But although these villages are less costly and offer a great escape from hectic city life, they have less of an international crowd. So keep this in mind when you're deciding because living in a foreign country can be a lonely experience, especially if you don’t work or study there.

Now that you (hopefully) know where you’ll live, let’s look at the most important things you need to take care of after moving to Spain.

How to Open a bank account in Spain.

Even if you’re living in Spain for a short period of time, opening a Spanish bank account will make paying your rent, taxes, groceries and other expenses easier. You’ll also need your Spanish bank account if you want to sign a phone contract.

For opening a bank account, bring these documents to the bank with you:

  1. Your passport
  2. Proof of address
  3. NIE number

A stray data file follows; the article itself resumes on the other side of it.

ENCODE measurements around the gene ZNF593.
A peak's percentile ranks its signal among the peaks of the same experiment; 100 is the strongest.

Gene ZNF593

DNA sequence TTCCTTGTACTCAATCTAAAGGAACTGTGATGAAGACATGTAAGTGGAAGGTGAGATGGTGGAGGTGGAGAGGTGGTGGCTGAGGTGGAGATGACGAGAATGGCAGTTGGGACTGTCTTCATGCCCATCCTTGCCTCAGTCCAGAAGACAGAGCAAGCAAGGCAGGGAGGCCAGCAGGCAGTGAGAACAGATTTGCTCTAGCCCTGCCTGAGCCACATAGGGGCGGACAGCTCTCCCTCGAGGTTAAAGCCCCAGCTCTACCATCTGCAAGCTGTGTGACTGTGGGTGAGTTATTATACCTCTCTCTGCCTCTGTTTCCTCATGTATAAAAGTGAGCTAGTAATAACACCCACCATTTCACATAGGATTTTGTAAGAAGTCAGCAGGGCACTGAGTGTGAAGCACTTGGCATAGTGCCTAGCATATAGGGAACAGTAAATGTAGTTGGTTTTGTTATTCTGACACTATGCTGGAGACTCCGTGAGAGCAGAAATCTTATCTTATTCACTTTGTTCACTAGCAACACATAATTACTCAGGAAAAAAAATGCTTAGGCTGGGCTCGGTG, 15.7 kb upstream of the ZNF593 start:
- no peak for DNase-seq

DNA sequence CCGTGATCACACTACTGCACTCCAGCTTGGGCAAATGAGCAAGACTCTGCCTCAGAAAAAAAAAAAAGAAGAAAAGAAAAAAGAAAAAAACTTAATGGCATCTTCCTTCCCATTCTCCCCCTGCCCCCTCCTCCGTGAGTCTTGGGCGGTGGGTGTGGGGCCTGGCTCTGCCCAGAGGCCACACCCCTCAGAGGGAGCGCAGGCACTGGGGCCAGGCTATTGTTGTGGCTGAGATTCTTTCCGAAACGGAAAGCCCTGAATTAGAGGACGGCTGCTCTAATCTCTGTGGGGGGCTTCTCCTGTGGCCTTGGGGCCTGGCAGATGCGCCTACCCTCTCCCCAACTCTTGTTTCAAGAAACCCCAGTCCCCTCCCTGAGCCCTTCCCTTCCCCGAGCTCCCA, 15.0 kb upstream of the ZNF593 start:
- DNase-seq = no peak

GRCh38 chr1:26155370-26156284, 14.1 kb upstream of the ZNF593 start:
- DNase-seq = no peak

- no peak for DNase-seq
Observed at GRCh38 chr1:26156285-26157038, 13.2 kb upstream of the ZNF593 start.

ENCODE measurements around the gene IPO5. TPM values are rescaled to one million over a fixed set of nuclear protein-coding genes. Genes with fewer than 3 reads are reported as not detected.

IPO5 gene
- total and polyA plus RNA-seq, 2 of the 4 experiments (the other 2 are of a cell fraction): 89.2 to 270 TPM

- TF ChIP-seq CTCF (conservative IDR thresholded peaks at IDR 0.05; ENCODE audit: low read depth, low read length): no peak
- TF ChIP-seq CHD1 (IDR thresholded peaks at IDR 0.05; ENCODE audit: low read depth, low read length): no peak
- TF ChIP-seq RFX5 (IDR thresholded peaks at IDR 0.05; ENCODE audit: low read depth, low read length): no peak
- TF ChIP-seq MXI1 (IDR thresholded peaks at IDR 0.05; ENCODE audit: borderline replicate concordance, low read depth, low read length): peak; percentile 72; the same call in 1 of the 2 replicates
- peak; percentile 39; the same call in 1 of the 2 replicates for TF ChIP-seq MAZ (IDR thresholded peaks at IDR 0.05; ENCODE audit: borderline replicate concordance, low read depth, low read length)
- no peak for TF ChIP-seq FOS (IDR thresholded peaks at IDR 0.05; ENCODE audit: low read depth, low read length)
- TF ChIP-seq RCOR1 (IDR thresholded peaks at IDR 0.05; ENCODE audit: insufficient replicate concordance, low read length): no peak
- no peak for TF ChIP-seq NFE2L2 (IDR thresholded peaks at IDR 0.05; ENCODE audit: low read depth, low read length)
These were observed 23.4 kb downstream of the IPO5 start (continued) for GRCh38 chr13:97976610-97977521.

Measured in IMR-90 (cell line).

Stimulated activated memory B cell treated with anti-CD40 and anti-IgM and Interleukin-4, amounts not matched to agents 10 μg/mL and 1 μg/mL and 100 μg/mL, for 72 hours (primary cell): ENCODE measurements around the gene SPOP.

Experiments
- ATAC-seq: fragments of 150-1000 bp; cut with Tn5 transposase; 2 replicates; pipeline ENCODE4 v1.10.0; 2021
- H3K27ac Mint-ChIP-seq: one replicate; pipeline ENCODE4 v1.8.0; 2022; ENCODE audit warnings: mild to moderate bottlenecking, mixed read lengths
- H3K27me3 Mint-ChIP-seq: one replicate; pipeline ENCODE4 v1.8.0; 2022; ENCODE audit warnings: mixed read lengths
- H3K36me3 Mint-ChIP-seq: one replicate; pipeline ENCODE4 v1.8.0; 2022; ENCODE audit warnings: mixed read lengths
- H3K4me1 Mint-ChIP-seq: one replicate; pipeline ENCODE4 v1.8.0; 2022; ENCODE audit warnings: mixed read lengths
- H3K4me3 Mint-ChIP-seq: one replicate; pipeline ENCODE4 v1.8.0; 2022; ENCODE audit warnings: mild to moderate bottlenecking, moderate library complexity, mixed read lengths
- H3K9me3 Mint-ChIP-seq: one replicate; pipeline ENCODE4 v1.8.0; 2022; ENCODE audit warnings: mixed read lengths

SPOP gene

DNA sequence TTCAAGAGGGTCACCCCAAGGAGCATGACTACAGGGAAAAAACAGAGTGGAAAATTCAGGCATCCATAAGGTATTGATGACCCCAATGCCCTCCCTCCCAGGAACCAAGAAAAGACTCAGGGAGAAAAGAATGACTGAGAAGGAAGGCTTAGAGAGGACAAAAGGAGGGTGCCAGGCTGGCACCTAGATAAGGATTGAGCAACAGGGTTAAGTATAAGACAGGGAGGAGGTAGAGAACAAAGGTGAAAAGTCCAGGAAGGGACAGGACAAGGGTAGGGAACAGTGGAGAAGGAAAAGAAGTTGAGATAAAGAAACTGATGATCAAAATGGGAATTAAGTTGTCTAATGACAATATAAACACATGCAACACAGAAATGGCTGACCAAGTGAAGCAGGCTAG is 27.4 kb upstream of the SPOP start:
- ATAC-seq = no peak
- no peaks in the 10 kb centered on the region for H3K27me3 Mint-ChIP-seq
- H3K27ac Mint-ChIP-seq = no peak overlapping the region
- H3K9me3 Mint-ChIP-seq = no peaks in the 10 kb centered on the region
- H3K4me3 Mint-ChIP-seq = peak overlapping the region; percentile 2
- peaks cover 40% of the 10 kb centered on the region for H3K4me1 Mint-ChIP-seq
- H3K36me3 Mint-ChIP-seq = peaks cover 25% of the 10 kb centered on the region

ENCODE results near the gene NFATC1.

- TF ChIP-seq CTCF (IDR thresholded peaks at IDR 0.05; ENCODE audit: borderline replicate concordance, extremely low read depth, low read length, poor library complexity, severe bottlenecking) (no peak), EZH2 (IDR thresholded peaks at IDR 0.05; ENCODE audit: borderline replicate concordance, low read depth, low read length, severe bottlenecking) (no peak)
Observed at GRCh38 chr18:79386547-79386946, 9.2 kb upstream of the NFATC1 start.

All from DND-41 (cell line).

4. Showing source of income

Get a sim card in Spain?

One of the best things you can do for yourself is to buy a Spanish SIM card as soon as possible. Spanish phone operators are very affordable and give access to free roaming within Europe.

For people staying a shorter period in Spain, the most convenient way to get a Spanish number's to buy a prepaid SIM card with a 30-day package or pay-as-you-go option. You don’t have to deal with lots of paperwork or sign a contract. You can buy them from supermarkets, kiosks or websites.

Alternatively, you can sign a contract with big mobile carriers in Spain such as Movistar, Orange, and Vodafone. To sign a contract with a mobile phone operator, you’ll need:

  1. NIE number.
  2. Your digital nomad permit
  3. Proof of address.
  4. Bank account details.

Register your address at the city hall

Even if you’re on a digital nomad visa, you still have to register your address at city hall (get your empadronamiento) to get your empadronamiento certificate. You need to get this within 30 days of your arrival. To register the city hall, you’ll need the following documents:

  1. Filled application form
  2. Passport and its copies
  3. Rental contract